You mentioned that you have had a couple of critics in since you reopened. Do you pay much attention to what they say about you?
Absolutely not. I saw Joe Warwick's review when he gave me a 2/5 [at Canvas in Marylebone]. My food isn't that bad. You may also have seen my little thing with Jay Rayner on Twitter and you can quote me - what a cock. How can you write a national review about a restaurant like Blanchette, which is quite nice, but at the same time write three quarters of a page about me, slagging me off when he hasn't even been? Who is he? He thinks he is bigger than God. Previously you took credit card details from diners who were booking, and that was one of the things that Jay Rayner criticised you for.
You blame no-shows for forcing you to adopt this policy, although you have now dropped it. Are no-shows more of a problem than they have been in the past?
It has always been like that but now I think there are more. If you look at TripAdvisor, there are something like 17,500 restaurants in London. The choice is getting massive. Here in Sloane Square you probably have about 25 good restaurants from Dinner at the Mandarin Oriental Hyde Park to Pétrus, to Five Fields, all within a five-minute walk.
It is a chicken and egg thing - we ask for credit card details and people get pissed off and don't want to give them to you. Or you don't ask them and they don't have anything to lose so they don't show up. It's not just the waste of food, it's the people who wanted to book a table who couldn't get a table because we told them 'sorry you can't have it'.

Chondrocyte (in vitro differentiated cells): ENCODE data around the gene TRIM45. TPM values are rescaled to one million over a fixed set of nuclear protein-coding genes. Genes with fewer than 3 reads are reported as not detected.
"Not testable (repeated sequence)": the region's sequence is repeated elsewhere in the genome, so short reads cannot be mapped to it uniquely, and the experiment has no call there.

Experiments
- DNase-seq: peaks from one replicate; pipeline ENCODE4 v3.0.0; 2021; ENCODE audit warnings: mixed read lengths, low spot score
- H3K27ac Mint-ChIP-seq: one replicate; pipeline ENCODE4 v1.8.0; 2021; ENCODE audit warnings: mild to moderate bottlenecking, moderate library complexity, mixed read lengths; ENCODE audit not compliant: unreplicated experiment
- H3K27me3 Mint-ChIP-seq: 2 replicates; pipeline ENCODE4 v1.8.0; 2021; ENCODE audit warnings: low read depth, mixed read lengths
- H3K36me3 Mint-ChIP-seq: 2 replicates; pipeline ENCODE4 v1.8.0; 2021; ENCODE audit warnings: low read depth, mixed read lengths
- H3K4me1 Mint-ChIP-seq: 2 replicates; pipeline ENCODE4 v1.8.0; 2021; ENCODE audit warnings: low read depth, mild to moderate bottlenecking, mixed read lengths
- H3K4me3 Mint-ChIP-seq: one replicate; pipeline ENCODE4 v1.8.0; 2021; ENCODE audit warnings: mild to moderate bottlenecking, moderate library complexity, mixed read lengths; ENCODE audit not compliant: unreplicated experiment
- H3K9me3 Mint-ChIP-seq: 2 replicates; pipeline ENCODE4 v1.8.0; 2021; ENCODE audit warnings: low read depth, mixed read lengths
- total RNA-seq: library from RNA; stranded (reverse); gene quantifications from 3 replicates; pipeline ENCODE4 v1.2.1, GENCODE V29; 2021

Describe your style as a chef. Where do you find your inspiration?
Walking the dog. It relaxes me. I don't go to restaurants and say to myself, 'I really need to do this or that'. They make me think of course, but I go more so to see what sort of level other people are at. Yesterday I walked the dog for hours and saw new herbs on the side of the path and that is what inspires me.
As far as my style as a chef is concerned, I am very very direct and everyone knows this. You don't cross me. But on a day-to-day basis I am the first one in - I was here at 6am today and the guys are coming in around 7am- 7.30am and we have a laugh. I don't shout and I don't scream at people and I have never done so. I was very hot-headed when I was about 23 or 24 but I am always fair.
Your food is quite refined but the fashion now is more casual. Is there still a place for fine dining?
What is refined? Just because I put cauliflower 20 different ways on a plate? That is not refined, that is just showing people what you can do with a cauliflower. We don't use micro cress, we don't use liquid nitrogen. We don't show you the bullshit. We use stuff in the kitchen but we don't bring it out to the table. For example, I have a dish with 12 variations of beef - sirloin, cheek, rib, brisket, flank, and so on - yes it is refined in the kitchen, but it is very rustic on the plate.
You recently acquired the Black Boys Inn. How are things going there?
It was challenging times. We have had a lot of different staff, some local, some not local. I didn't initially want a Twitter or a Facebook page there but now we have done it, and we are getting great reviews. I have a very good manager over there and my head chef is very stable so we are building it slowly.